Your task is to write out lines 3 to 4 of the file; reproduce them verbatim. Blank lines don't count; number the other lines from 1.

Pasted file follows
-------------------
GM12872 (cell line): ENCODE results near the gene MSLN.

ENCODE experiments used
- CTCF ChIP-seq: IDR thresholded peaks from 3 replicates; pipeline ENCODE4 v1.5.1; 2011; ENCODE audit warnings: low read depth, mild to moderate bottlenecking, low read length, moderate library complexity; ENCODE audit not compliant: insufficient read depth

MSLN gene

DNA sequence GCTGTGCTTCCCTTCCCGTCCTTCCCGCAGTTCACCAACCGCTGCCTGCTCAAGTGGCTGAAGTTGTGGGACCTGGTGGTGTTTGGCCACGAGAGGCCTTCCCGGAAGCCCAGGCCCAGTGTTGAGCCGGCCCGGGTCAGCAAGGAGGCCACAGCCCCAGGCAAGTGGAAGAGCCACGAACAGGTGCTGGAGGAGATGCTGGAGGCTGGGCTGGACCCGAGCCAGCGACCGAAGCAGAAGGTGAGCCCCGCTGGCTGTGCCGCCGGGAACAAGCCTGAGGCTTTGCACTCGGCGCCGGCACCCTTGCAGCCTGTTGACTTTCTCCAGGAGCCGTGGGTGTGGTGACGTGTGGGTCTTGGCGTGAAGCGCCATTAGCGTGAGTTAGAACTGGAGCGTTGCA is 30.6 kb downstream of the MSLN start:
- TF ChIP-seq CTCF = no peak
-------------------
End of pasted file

- CTCF ChIP-seq: IDR thresholded peaks from 3 replicates; pipeline ENCODE4 v1.5.1; 2011; ENCODE audit warnings: low read depth, mild to moderate bottlenecking, low read length, moderate library complexity; ENCODE audit not compliant: insufficient read depth

MSLN gene